JOHN ABRAMS: REMIX MODERNE
by Carmen Victor
Remix: multiple perspectives on the same theme derived from elements of the original.
Moderne: An eclectic coexistence of traditionalism and modernism.
At first it may seem that the works in John Abrams’ Remix Moderne function primarily on a formal level where sculpture and paintings of sculpture, photography and film are installed in response to architectural elements of the gallery space. Indeed, the objects are placed with intent to guide the viewer, however, through slightly closer examination, a compendium emerges indicating clear aesthetic and political rigors.
What are we to make of this assemblage of materials? These fragmentary tropes raised on pedestals occupying the edges of three-dimensional space? Upon further investigation we discover that the forms themselves are derived from imagery by abstract contemporaries Jean Arp and Alexander Calder. The choice to emulate those particular artists’ forms is an interesting one, and provides an entry to the other works in the exhibition.
Jean Arp, a founder of the Dadaist movement, moved to Switzerland in 1915 because of the country’s neutral position in WWI. War, of course, was a catastrophe for Dadaists. More of an attitude rather than a definable style, it was Dada’s goal to torpedo meaning and to expose the culture of death, destruction and senselessness of Western society. Calder and Arp met and worked together within the avant-garde cultural ecology of mid-1920’s Paris before Calder returned to New York in 1933. It was Jean Arp who termed Calder’s stable mobiles as ‘stabiles’.
In Abrams’ Star and Butterfly an inversion, of sorts, occurs through the reanimation of Arp and Calder’s forms. The forms were filtered thorough a photographic process then subsequently reanimated as sculptural objects in Abrams’s studio. This process of reanimation suggests an analogy to the leitmotif, seeing as the manipulation of abstract forms while drawing attention to the materials used is characteristic of modernism. These are not pristine bronze casts, but rather hand made objects that reveal the wood grain and adhesive material underneath.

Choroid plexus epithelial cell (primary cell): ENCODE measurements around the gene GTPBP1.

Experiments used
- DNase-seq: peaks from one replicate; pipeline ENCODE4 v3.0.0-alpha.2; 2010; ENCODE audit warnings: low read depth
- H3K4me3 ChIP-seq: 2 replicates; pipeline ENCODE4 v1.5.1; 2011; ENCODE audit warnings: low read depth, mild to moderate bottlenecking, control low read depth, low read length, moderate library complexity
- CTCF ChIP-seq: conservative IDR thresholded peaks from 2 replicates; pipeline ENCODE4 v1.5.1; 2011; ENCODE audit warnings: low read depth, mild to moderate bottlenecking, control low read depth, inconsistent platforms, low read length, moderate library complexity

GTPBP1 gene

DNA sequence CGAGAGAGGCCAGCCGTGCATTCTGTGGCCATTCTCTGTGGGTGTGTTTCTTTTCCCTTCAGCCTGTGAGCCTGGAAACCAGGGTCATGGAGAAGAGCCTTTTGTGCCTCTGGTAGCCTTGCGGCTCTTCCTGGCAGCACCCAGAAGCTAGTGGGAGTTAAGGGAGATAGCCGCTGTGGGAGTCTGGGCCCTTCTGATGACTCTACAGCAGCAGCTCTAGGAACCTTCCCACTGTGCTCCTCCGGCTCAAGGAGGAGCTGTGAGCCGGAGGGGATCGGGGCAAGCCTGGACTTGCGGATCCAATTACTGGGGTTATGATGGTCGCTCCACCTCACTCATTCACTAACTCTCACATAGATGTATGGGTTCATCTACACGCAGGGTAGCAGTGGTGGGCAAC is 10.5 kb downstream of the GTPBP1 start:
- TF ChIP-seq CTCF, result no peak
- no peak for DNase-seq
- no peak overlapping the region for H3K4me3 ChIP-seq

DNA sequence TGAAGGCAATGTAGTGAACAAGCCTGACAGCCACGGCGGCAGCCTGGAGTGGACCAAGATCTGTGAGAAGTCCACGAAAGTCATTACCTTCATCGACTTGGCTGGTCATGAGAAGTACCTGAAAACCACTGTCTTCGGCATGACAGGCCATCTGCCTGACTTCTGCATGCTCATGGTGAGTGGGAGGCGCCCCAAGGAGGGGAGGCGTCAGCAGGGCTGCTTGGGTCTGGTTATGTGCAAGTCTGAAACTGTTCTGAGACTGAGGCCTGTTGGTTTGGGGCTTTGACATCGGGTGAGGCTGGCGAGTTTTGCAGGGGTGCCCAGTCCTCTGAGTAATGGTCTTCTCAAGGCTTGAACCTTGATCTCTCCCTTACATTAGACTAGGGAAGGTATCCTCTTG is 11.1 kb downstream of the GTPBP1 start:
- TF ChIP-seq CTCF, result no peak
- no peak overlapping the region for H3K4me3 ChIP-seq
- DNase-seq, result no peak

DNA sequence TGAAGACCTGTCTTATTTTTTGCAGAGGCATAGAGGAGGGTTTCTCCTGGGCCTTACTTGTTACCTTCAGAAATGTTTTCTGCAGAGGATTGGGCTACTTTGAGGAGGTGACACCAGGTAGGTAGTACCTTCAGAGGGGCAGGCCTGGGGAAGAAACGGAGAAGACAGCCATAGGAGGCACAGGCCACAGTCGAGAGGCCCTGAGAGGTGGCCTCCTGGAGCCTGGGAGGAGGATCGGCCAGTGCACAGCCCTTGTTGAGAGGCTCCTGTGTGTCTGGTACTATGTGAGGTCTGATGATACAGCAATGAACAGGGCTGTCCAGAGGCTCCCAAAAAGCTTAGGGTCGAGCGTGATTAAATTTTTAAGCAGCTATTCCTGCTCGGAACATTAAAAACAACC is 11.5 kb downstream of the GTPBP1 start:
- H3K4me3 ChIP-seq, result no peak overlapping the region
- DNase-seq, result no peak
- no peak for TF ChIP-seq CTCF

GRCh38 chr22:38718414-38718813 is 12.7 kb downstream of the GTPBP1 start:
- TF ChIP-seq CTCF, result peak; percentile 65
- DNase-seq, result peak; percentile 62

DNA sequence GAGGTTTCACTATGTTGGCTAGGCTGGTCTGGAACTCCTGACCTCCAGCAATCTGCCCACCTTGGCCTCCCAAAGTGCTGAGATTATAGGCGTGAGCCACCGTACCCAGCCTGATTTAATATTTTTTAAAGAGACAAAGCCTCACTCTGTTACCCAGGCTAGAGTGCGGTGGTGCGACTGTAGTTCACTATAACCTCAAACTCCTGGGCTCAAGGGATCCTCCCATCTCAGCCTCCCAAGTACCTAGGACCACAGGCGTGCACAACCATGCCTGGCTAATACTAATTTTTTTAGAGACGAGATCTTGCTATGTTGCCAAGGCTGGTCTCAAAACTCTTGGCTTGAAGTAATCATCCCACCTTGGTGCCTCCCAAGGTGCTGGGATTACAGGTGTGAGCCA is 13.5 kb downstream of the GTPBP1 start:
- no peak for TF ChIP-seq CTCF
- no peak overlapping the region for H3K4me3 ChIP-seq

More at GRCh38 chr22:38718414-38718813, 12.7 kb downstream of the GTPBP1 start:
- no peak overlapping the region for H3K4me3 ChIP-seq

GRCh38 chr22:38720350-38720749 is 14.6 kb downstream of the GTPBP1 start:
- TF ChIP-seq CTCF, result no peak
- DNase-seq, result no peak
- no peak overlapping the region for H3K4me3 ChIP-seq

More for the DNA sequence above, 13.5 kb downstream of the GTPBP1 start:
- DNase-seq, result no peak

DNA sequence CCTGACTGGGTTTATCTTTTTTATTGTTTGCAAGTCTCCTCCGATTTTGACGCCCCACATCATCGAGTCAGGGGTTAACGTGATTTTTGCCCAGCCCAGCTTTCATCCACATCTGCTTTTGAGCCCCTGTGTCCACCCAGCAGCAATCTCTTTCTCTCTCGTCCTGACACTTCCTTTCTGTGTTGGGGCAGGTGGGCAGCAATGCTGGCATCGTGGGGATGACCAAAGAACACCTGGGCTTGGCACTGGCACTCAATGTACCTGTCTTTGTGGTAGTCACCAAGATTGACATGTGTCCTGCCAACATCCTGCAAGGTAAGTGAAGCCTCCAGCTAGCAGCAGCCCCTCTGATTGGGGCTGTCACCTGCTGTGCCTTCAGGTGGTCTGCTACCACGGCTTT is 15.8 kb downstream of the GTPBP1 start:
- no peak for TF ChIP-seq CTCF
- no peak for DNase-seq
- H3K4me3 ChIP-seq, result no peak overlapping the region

Two paintings appear in the orbit of Abrams’ Star, Iceberg 1 and Iceberg 2. They are small paintings where the inversion seemingly occurs in adjustments made to scale. On some level these idealized natural formations contribute to notions of collective national identity. The image of an iceberg resonates through cultural production at least peripherally, even if most of the Canadian population inhabits the region nearest to the southern border and may never have seen icebergs firsthand. What is Abrams indicating by inverting the scale of these arctic behemoths and then doubling them? They could be well-rendered painterly representations of a fading national identity. Conversely, the simple gesture of playing with scale and then subsequent doubling of the image reinforces the issues and consequences facing us while alluding to the diminishing status of environmental issues. Thirdly and even more awry, these miniature icebergs could point towards melting ontological floes of modernism.